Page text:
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We are foolish to pay CEO's so much of our money, almost as foolish as we are to hand over our tax dollars to incompetent bureaucrats. You probably never thought you would read a JAM Views post that claims someone makes too much money, but let me explain how this CEO pay is totalitarianism, not capitalism.

Recently, Larry Culp was installed as the new CEO for General Electric (GE). JAM Views has previously covered the GE disaster of replacing Jack Welch's meritocracy with redistribution personnel policies, as well as the embarrassing removal of GE stock from the Dow Jones Industrial Average (DJIA)("America is a Meritocracy" 7/29/2018). Larry's base pay is set at $2.5 million with bonuses of $3.75 million which he will also definitely receive. He also receives $15 million per year in stock, which we call "performance share units" so that we can manipulate the tax treatment of this income. Now, follow me on how the math works. GE stock has been crushed to $12 per share due to the above-noted failures plus 1,000 more. GE stock will rebound to $18, or even $30, if Larry just stabilizes the company, stops making more mistakes, and turns on the GE Public Relations Department to claim the worst is over. When the stock recovers to $18, just $6 higher, at any time over the next four years, Larry will receive $45 million extra. When the stock recovers to $30 at any time over the next four years, Larry gets $227 million. If by chance Larry fails at this task, we still have to pay him $12 million to leave, for failing!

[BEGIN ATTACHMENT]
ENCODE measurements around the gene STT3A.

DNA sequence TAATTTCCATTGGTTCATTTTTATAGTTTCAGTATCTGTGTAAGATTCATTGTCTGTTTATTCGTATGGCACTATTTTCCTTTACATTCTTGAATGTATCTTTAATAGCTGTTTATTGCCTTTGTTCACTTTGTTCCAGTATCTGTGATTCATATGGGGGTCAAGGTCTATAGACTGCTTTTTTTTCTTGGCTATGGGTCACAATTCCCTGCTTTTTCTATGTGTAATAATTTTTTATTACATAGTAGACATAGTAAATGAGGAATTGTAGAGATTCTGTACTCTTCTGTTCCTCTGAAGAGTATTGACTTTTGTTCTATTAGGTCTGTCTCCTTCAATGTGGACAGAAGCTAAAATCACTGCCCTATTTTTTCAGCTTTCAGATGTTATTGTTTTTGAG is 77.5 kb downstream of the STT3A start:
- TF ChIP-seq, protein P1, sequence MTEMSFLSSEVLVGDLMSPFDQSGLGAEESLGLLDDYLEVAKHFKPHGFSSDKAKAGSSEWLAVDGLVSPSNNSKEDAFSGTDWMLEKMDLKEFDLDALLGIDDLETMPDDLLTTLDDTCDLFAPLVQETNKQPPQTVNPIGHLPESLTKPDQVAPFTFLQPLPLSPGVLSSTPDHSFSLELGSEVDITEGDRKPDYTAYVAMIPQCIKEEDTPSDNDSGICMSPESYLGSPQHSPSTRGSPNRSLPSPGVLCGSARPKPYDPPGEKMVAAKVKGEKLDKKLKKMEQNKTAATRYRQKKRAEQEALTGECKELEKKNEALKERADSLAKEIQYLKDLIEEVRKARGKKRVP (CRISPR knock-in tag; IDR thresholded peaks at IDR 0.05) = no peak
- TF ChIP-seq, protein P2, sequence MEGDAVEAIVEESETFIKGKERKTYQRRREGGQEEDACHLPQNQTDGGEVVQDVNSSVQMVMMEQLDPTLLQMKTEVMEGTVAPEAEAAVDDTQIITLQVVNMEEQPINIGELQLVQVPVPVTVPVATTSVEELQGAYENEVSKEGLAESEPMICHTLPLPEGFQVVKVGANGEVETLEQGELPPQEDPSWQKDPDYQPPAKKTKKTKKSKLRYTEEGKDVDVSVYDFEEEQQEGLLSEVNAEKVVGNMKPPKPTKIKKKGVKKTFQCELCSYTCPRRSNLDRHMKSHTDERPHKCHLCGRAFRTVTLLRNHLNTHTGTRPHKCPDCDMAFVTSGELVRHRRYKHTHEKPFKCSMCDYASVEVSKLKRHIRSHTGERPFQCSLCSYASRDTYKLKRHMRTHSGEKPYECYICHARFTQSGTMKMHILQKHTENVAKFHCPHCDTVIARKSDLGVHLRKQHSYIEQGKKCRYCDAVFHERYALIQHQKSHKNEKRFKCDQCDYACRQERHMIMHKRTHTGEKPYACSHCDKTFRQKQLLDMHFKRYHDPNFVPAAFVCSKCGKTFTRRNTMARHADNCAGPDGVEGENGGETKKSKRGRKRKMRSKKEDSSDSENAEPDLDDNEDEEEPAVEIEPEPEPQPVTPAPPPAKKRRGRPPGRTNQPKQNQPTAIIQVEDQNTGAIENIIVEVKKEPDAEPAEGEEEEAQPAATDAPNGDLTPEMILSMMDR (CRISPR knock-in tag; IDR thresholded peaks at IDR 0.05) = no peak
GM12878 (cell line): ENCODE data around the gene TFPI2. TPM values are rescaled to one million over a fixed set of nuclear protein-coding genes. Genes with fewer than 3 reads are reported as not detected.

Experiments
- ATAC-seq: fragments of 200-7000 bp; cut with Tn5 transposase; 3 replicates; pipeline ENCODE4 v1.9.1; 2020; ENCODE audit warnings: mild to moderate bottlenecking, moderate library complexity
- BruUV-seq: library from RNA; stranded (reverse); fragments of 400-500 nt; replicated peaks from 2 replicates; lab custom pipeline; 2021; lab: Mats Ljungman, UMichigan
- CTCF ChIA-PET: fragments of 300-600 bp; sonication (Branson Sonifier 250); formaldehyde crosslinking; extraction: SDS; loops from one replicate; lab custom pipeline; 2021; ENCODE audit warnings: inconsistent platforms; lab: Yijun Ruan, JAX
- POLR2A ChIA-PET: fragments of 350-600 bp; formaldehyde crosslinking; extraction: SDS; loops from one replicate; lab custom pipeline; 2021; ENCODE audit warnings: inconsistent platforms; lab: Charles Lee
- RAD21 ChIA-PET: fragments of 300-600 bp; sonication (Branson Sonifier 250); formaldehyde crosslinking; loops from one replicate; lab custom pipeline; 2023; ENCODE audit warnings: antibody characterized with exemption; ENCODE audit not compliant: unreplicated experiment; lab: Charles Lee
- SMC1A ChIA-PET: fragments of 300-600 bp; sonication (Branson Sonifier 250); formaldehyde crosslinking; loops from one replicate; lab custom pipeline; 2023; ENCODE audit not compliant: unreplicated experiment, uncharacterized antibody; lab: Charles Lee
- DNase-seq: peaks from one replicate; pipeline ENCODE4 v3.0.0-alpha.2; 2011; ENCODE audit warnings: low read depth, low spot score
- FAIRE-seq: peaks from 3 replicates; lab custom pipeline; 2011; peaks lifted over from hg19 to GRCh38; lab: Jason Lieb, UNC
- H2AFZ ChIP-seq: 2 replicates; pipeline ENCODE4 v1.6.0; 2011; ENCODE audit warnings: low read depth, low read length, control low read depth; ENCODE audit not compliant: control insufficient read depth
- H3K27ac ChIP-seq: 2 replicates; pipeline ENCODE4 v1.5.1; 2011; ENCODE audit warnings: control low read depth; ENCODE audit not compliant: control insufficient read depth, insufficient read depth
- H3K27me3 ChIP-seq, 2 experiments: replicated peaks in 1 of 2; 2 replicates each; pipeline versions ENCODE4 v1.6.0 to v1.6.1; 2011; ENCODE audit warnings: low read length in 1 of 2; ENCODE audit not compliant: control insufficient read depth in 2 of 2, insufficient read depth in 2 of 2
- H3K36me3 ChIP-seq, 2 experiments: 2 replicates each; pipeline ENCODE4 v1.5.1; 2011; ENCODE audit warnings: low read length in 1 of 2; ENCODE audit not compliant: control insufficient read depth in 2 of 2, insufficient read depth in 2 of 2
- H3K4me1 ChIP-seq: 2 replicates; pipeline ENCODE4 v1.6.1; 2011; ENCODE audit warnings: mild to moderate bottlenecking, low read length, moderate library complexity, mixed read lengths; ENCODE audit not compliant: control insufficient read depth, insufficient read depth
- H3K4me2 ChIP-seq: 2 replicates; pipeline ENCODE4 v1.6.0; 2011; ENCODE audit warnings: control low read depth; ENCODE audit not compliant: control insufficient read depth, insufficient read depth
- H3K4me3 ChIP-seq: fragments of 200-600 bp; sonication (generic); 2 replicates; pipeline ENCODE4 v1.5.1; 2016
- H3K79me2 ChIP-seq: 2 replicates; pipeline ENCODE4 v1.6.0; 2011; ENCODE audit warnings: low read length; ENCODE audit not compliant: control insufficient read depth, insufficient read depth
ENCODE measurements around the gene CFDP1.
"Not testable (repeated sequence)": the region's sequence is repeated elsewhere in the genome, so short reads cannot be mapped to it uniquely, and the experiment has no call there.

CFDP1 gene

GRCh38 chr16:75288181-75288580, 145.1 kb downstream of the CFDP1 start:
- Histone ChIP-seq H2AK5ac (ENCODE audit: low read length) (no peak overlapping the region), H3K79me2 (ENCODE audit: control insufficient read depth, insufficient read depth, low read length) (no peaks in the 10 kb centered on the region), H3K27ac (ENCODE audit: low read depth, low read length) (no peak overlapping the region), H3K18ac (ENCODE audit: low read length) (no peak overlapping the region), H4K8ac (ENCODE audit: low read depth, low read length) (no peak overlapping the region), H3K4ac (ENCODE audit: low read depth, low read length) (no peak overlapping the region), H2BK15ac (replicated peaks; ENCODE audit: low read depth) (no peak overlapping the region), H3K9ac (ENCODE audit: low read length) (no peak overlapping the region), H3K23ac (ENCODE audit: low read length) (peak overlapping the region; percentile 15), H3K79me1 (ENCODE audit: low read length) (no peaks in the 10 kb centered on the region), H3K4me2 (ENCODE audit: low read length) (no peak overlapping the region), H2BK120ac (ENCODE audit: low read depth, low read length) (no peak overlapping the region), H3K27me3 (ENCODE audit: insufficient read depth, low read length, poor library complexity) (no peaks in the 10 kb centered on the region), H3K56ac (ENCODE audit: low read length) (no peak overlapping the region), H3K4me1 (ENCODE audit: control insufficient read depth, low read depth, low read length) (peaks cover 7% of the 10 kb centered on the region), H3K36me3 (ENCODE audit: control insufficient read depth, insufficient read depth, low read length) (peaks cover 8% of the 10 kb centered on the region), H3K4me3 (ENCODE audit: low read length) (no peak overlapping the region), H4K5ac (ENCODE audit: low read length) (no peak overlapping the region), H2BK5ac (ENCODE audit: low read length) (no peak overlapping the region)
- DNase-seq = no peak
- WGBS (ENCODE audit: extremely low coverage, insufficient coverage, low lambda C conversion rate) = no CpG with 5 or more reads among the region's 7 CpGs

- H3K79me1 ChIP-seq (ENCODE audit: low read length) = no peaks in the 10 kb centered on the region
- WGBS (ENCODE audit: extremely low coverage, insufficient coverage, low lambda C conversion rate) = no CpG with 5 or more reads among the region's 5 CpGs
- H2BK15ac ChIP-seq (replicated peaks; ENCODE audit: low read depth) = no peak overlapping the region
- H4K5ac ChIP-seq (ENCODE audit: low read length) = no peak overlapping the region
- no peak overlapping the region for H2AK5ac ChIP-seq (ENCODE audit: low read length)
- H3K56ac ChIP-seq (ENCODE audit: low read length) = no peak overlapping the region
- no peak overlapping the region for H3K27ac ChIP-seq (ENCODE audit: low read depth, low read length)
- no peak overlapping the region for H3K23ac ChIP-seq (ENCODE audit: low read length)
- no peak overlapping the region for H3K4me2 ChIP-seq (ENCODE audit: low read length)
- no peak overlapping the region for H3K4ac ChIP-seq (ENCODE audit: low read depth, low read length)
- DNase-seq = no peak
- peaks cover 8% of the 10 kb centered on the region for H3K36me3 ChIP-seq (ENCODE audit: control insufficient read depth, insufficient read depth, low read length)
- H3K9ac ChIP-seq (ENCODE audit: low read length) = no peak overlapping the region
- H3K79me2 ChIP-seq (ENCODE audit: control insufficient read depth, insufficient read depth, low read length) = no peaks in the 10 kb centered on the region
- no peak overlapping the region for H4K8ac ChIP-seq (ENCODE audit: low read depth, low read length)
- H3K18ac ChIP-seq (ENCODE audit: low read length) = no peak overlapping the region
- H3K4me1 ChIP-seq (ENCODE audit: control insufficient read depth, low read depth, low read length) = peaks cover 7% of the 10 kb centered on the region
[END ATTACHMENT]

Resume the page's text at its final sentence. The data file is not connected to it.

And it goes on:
I keep saying "we" because GE is a public company. Larry is not the entrepreneur founder of GE. Larry doesn't even own 1% of the company's stock. Larry has no risk, no skin in the game. Larry didn't mortgage his house, pledge his kid's college fund as bank collateral, or sell the golden retriever to pay for the first company brochure printing. Larry did not design and patent the titanium turbine blades which revolutionized the industry. If he did any of these, he deserves to make "more money than God." But, Larry is a technocrat working as an employee, and he is paid with Other People's Money (OPM).

So, how does this happen? Let me explain. Larry was represented by an executive headhunter who gets paid one-third of Larry's first year pay. I have been pitched by recruiters to accept executive jobs (not for $227 million unfortunately!), and I have also paid these recruiters for executives I have hired in our company. Headhunting is a small, specialized community similar to sports agents who obtain ridiculous $300 million Major League Baseball contracts. Just as the team owner has been brainwashed to believe he needs that player to win and he needs to appease his fan base, the corporate directors believe this is just the necessary price to get the "good" CEO. They believe that if they do not pay this extortion then an activist hedge fund will have them all replaced, and their own gravy train will end.

But, it is actually more insidious than just the blind leading the blind with other people's money. Larry most assuredly comes from the schools of Price Waterhouse Coopers (PWC), KPMG and other consulting groups who advise and run companies once the founders with the brains and the guts have long since left because they couldn't deal with the inevitable bureaucracy. Larry was already on the Board of Directors for GE. He was already in the club. The Directors and the Executive Inner-Circle all have a tremendous number of stock options, or performance share units, and their self-interests drive them to make decisions for short-term share price movements.